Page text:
The officer turned on lights and sirens. “The Honda willfully refused to stop for me,” the officer reported. “Instead it fled southbound, continuing to pass vehicles on the double-yellow and nearly causing multiple additional head on collisions. I followed the vehicle with lights and siren activated for approximately 30 seconds, before terminating the pursuit and deactivating my lights and siren pursuant to agency policy.”
Some 20 seconds later, another Flagler Beach police officer reported that Mintz passed him at North 9th, still driving recklessly toward the pier. Ten seconds later, the officer noted on the radio that a head-on crash had occurred.
“In the process of recklessly fleeing from law enforcement with wanton disregard for the safety of pedestrians in a busy downtown area, [Mintz] caused a significant amount of damage to the [two] vehicles he struck, as well as an FDOT sign he destroyed. Both victims’ vehicles were rendered inoperable and the sign will need to be replaced.” (FDOT is the Florida Department of Transportation.)
The officer did not interview Mintz nor arrest him “due to the severity” of his injuries, according to the charging affidavit. The Florida Highway Patrol conducted the crash investigation.
Flagler Beach Police Chief Matt Doughney said that since FHP handled the crash investigation, Flagler Beach did not have an update on Mintz’s condition or whereabouts. An FHP official was still gathering additional information on FlaglerLive’s request before the article initially appeared.
“Based on all reported accounts, this individual showed total disregard to a estimated 30-50 peoples’ lives that day between Hammock and Flagler Beach,” Flagler Beach Commissioner Eric Cooley said today. Cooley was among the officials, including Mayor Suzie Johnston, his companion, and former Mayor Linda Provencher, a few feet away from the crash when it occurred. Johnston was also with her daughter. “I find the fact that he (with his legal team) has already filed a motion to dismiss charges is appalling. This lack of accountability is a continued display of zero regard for anyone but himself. He should be cooperating and working proactively to fix all the damage he has done to his numerous victims.”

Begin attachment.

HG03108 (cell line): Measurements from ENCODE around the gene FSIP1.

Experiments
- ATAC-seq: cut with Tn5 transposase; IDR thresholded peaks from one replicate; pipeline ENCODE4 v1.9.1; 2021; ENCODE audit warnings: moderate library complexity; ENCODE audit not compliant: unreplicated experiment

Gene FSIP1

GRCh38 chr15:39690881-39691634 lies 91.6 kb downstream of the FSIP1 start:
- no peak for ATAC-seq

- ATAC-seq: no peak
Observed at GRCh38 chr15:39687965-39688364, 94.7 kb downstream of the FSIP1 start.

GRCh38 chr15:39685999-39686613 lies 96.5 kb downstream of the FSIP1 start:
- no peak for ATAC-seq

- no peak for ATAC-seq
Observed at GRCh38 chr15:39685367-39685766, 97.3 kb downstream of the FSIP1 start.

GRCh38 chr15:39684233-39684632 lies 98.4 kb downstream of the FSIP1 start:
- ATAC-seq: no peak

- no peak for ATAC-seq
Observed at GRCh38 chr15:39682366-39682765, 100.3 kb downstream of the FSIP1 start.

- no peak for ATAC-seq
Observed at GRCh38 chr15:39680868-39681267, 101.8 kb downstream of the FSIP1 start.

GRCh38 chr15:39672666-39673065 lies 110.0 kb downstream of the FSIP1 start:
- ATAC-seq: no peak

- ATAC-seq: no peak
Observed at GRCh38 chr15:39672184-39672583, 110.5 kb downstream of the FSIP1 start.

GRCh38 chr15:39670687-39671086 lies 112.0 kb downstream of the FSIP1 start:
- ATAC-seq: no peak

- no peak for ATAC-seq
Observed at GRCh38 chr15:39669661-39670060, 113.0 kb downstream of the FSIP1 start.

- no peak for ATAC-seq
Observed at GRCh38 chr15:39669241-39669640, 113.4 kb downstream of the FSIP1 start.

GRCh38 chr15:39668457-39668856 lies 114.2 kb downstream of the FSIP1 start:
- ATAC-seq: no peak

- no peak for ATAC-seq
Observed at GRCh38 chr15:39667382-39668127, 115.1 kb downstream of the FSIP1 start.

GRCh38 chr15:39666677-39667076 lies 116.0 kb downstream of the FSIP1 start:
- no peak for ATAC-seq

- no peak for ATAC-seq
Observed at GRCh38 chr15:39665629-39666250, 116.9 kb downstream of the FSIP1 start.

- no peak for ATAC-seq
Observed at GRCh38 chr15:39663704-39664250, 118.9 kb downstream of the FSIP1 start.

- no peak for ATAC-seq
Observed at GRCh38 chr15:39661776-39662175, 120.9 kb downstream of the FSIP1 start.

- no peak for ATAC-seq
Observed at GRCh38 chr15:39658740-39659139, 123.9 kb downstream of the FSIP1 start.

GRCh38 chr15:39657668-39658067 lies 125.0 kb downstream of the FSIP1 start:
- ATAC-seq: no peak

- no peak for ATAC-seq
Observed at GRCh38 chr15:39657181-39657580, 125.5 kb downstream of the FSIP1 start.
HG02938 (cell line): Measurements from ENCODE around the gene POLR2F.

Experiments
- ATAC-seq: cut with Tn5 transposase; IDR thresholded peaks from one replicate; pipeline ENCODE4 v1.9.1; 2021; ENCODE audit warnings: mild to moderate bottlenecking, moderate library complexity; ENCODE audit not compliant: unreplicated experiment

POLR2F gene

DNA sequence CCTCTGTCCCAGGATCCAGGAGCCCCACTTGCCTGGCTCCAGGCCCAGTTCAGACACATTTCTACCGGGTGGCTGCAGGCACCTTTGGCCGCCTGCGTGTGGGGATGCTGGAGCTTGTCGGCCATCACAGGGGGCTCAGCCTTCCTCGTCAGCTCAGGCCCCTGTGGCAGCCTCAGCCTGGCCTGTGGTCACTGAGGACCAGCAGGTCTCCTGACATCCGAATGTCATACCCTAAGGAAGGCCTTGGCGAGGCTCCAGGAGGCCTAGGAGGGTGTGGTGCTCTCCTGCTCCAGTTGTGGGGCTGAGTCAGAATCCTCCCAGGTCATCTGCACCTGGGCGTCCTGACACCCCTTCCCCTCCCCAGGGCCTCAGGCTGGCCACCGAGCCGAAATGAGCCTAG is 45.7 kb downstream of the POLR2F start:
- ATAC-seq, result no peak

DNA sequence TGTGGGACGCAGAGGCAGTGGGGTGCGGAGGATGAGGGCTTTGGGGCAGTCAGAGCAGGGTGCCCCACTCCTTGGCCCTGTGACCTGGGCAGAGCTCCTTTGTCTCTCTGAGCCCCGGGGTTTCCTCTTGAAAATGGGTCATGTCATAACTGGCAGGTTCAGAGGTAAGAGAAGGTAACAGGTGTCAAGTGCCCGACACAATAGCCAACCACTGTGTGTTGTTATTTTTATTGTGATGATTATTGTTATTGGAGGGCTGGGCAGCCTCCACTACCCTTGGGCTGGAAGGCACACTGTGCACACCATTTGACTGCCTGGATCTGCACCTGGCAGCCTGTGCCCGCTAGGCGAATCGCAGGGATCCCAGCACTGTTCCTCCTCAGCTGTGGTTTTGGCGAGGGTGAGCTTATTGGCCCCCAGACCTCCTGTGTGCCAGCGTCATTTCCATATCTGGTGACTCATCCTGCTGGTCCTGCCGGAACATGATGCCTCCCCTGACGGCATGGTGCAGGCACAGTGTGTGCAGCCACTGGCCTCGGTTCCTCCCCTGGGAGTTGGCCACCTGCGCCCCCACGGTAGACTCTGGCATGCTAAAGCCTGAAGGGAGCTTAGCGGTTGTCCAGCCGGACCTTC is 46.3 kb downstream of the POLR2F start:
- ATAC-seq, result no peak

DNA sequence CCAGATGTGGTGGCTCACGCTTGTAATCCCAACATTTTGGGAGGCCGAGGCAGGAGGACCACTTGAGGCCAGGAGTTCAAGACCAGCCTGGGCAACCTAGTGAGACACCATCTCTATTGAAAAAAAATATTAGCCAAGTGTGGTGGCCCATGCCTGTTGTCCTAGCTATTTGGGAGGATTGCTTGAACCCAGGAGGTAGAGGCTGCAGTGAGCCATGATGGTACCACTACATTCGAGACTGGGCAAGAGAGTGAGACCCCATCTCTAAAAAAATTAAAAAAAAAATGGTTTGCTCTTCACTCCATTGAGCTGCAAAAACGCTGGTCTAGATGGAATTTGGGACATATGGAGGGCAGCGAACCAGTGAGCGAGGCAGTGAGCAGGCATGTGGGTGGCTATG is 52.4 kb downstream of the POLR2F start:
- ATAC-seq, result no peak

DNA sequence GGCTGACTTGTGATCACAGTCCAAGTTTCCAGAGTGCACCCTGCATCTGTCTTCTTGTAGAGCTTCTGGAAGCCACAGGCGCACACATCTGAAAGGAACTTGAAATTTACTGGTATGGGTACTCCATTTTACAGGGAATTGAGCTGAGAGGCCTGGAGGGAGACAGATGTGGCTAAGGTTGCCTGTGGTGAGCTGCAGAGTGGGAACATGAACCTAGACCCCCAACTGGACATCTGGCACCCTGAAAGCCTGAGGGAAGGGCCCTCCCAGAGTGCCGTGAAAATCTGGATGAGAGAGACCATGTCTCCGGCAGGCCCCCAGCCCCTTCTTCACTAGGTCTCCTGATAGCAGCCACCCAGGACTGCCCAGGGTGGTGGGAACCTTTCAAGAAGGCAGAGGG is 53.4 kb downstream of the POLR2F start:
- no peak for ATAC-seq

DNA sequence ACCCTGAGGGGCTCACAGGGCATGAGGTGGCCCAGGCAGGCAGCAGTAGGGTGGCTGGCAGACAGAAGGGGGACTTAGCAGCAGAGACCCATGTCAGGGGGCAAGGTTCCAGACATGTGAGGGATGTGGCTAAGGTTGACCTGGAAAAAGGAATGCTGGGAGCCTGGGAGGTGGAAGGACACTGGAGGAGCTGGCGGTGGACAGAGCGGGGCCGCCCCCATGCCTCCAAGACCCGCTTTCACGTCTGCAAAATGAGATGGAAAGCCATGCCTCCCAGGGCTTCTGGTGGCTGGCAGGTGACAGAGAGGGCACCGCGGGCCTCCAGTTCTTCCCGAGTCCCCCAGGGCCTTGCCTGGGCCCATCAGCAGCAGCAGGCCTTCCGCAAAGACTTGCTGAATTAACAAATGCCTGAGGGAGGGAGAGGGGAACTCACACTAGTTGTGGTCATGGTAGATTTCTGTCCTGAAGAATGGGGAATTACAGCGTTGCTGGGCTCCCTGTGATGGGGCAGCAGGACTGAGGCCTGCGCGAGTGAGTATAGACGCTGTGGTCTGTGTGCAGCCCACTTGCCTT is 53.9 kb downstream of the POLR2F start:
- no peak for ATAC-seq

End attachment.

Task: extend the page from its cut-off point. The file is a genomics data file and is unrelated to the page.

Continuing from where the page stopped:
Court papers may give at least some indication of Mintz’s whereabouts: five days days before the crash, Mintz was the subject of a civil complaint filed in circuit court. The complaint indicates that Mintz took possession of a dwelling at 90 Florida Park Drive in Palm Coast a year ago, but was told on March 24 to vacate the premises–and allegedly did not do so.
On March 30–two days before the crash–Mintz filed his answer to the complaint, disputing it. The answer was filed from an address Mintz listed as 282 Keeler Woods Drive in Marietta, Ga. The document was not entered into the court docket until the afternoon of April 4. The cause for the disparity between when Mintz signed it and when it was entered into the court file is not clear.
Disclosure: Aaron Delgado is a member of the FlaglerLive Board of Directors. Other than the request for a comment, which he declined, Delgado was neither consulted nor was aware of the article before its publication.